I've never been much of a Star Wars mark, but for those of you who are, here's the obligatory latest Force [Rea]wakens trailer:
I've always been lukewarm on the prospect of shelling out another ten bucks I can't replace on this flick. It's got so many doubt-inducing downsides to it: (1) Disney buying out George Lucas, (2) J.J. Abrams, whose Star Trek reboot I loathed, and (3) the general ill-advisability of firing up a film franchise a decade after it neatly concluded with all new characters and a story, whatever it is, that cannot fail to be a rehash of the one told previously with a few tweaks here and there to lend it the illusion of originality. I mean, why would Harrison Ford, Carrie Fisher, and Mark Hamill be reprising their roles as Han Solo, Leia Solo, and Luke Skywalker in this film, even as little more than cameos, otherwise?
Now I will admit that I'm kind of intrigued at the implication from this trailer that something turns Luke to the Dark Side, which is really the only direction his character could take going forward that would make the slightest bit of sense. And it would certainly explain the pic of Leia weeping in Han's arms.
But is doing the obvious right thing creatively versus playing it pathetically safe - no swerves to be found here, folks - worth ten of my irreplacable dollars? I'm not leaning in that direction.
However, there may be additional reasons to put the Force back to sleep:
Is the new, highly-anticipated Star Wars flick really a "social justice propaganda piece" that comes off as anti-white?
That's what is being suggested on Twitter as fans weigh in on the latest big-screen reboot of the classic science-fiction series — with one protestor claiming the movie goes so far as to promote "white genocide."
The Hollywood Reporter and WND.com report that shortly before a trailer for Star Wars: Episode VII - The Force [Rea]wakens aired on ESPN's Monday Night Football, Twitter subscribers began blasting the J.J. Abrams-directed film under the hashtag #BoycottStarWarsVII.
"It's nothing more than a social justice propaganda piece that alienates its core audience of young white males," one protester tweeted.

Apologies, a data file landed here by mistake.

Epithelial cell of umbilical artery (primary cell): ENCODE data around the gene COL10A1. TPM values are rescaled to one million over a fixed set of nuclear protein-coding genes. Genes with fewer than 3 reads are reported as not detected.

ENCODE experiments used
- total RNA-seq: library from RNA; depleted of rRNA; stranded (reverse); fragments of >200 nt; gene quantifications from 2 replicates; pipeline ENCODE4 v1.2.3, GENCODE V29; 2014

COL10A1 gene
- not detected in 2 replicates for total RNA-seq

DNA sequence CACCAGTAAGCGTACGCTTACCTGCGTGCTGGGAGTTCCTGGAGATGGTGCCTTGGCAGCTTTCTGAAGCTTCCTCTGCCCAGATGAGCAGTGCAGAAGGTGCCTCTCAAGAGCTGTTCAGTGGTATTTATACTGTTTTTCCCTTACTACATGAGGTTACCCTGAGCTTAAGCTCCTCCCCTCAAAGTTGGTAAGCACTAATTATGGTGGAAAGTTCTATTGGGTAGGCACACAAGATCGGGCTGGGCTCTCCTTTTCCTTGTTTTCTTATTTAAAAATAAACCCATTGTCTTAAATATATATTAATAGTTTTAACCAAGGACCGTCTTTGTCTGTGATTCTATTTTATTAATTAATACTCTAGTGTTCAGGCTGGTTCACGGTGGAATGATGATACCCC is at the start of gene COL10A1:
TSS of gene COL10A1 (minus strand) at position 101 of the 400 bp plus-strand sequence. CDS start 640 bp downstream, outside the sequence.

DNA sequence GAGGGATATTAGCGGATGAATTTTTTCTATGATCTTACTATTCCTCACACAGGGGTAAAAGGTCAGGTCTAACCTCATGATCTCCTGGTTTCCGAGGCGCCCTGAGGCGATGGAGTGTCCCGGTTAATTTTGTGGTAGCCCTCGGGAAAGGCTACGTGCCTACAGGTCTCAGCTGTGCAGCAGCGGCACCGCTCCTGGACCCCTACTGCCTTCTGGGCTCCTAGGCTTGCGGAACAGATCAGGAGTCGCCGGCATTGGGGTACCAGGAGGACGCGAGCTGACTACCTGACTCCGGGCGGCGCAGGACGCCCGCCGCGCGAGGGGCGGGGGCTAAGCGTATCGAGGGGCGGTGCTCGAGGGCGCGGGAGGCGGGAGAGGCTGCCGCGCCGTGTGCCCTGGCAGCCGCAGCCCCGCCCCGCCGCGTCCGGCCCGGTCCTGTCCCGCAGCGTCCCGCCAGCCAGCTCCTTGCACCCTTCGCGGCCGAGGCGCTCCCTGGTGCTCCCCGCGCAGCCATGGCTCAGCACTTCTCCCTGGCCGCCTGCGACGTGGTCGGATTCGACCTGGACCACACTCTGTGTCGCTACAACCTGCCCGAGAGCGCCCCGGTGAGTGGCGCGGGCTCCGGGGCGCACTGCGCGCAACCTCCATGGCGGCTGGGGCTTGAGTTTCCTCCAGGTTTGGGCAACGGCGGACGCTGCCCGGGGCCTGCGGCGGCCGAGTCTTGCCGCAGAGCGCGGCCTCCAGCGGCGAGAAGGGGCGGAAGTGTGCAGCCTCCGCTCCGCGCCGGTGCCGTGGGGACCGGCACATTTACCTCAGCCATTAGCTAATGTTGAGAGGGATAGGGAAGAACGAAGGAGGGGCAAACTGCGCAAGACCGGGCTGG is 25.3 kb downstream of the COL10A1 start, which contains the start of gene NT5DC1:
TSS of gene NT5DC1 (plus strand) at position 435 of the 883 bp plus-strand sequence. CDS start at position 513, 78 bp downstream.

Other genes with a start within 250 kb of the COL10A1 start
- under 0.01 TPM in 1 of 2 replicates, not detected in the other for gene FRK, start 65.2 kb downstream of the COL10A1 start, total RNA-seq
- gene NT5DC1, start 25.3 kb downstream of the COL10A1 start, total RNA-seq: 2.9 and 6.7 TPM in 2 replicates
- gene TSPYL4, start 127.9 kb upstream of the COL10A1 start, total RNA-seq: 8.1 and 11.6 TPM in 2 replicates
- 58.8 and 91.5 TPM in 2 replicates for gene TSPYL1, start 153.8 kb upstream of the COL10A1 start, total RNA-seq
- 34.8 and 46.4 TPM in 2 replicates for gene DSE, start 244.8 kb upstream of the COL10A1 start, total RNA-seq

Another ranted: "#BoycottStarWarsVII because it is anti-white propaganda promoting #whitegenocide. A friend in L.A. said #StarWarsVII is basically '[Black Lives Matter [extrem]ist Deray Mckesson] in space.' Jewish [extrem]ist J.J. Abrams is an anti-white nut."
"[Social Justice Warriors] complain about white artists 'misappropriating' culture created by blacks but then celebrate a non-white Star Wars," said another.
And one tweeted: "It's nothing more than a social justice propaganda piece that alienates it's core audience of young white males."
Having not seen the film, I can neither confirm or deny the above assertions. But they're certainly not outside the realm of plausibility and likelihood. That's been Hollyweird's MO for decades, after all.
Would that make Force [Rea]wakens unwatchable? Not necessarily. I read advance warnings of the anti-war angle in Captain America II: The Winter Soldier a year and a half ago; I didn't drop a precious ten-spot on it at Regal Tall Firs Cinema, but I later bought the download online, and the overall story, characters, and action were more than sufficient to offset the obnoxious leftwingnut political angle. But then, I am a Marvel mark, so yes, I probably would say that.
What I would be interested in finding out is where the Force went for the thirty or forty odd years between the galaxy-wide celebrations of Emperor Palpatine's (though not necessarily the Empire's) fall and the start of Episode VII. Doesn't that imply that something happened to Luke? Or that he disappeared soon thereafter, since he and Leia were the last Jedis and the Sith were supposedly extinct? Questions that I suppose I will have to have answered.
Just not at Regal Tall Firs.